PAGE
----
Raising boys and girls shouldn’t be totally different
I first wrote this post back in 2014 when my son was 1-1/2. Now he’s 9 and no longer plays with dolls. But as the youngest child with only a big sister, dolls were around when he was a toddler. And he played with them. I don’t regret it for a moment. Raising boys and girls shouldn’t always be different. It’s OK for boys to play with dolls. This post explains why.
My son has a new obsession that began last week: a baby doll nearly as big as he is dressed in a pink floral outfit sporting a tiny pacifier dangling from a white ribbon attached to her clothes. This is his first real toy obsession. He’s certainly played with, thrown around and chewed on plenty of toys in his short lifetime, but he’s not had one that he constantly wanted until this baby doll. She was a Christmas gift for his big sister last year. Fortunately, his big sister isn’t obsessed with this doll and doesn’t mind sharing.
As I’ve watched him cart that doll all through our house and into the car and weep for her when we take her away at bedtime or mealtime, I’ve smiled. I mean, he’s just so cute the way he hugs her and pats her. He’s learning to be gentle. He’s learning to take care of her. I see him mimicking some of the things my husband and I do to take care of him. And I’m not going to put a stop to it.
The teaching power of toys
I have no issue with my son playing with a doll and one that is so very feminine at that. I’m not a raging feminist myself. I see the differences between men and women, boys and girls. I appreciate those differences and try to celebrate them. My husband and I have different strengths and different ways of thinking. Together it works quite nicely for our family.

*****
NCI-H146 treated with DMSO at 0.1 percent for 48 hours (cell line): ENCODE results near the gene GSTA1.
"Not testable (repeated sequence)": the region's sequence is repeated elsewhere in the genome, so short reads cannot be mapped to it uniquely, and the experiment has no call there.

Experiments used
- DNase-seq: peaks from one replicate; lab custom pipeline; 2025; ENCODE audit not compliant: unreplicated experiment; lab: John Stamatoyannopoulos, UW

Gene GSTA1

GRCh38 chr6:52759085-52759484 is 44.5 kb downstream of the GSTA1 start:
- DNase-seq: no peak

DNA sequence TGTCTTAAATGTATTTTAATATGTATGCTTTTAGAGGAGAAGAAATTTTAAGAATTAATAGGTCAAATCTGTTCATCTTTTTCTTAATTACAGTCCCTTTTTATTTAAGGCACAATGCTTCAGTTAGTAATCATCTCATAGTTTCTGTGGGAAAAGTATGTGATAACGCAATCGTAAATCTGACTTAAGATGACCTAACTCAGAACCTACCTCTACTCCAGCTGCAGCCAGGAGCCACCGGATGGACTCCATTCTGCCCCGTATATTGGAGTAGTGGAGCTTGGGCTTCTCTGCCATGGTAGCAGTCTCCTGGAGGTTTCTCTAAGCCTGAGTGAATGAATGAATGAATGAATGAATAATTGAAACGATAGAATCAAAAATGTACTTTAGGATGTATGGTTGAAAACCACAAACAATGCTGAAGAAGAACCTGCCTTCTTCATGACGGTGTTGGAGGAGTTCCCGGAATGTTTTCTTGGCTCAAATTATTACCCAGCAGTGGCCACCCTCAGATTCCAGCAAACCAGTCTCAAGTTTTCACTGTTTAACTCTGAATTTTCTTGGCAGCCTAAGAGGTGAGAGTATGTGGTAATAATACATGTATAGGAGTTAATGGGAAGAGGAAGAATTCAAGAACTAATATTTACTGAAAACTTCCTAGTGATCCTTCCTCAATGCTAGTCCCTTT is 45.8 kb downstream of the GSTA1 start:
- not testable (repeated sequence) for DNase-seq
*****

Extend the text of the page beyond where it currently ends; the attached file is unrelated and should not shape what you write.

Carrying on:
I tend to be more gentle with our children; he turns them upside down and tickle them. (He’s also gentle and loving with them as well.) We’re different and it works. The kids love both. I love both kissing their heads as we snuggle and hearing their laughter as they play with dad. I celebrate that my son already works differently than my daughter, both because of his personality and because of his gender. He is more physical; she is more verbal. Raising boys and girls is different in some ways, but not so much in others.
When it comes to toys, I don’t have much preference in what they want to play with. My daughter plays with superheroes, Ninja Turtles and cars. She also plays with princesses, baby dolls and Barbies. It’s up to her what she picks. I feel the same with my son. He loves helping his sister cook in the play kitchen (though he’s not super great at following her instructions, yet, much to her chagrin). And he loves playing with baby dolls. He carries them, he pats their backs and he is gentle with them like he isn’t with other toys. This one baby doll in particular has become his favorite. He also plays with cars, balls and blocks.
Toys are just toys, but they are also something more. They are what my children first use to develop and learn about the world around them. I make sure they have appropriate toys (as in their toys are safe), but otherwise, I’m hands off. I want them to be free to explore and to learn. For instance, I want my son to have a chance to explore his more gentle side in taking care of a baby doll as well as explore his more aggressive side in splashing the water in the bathtub as hard as he can.
Raising boys for the future
I very much want and plan to raise a strong, confident man. I also want to raise a man with a good heart who has compassion. He won’t learn that if I only let him play with “boy” toys. He can’t explore gentle play if I forbid him from playing with his sister’s dolls. Neither can my daughter learn to assert herself if I teach her only to be gentle. I want her to be gentle and caring, but I also want her to be confident in herself and be aggressive when she needs to in order to fulfill her life’s purpose. She can’t explore those aspects by only playing with dolls.
I’m not a fan of labeling toys as gender specific. I’ve long balked at that idea. I don’t think my son will be less of a man because he spent a few weeks as a toddler lugging around a pink baby doll. In fact, I think he’ll be a better man for having had the opportunity to do so. He’ll be a better father one of these days if he knows how to be gentle and loving.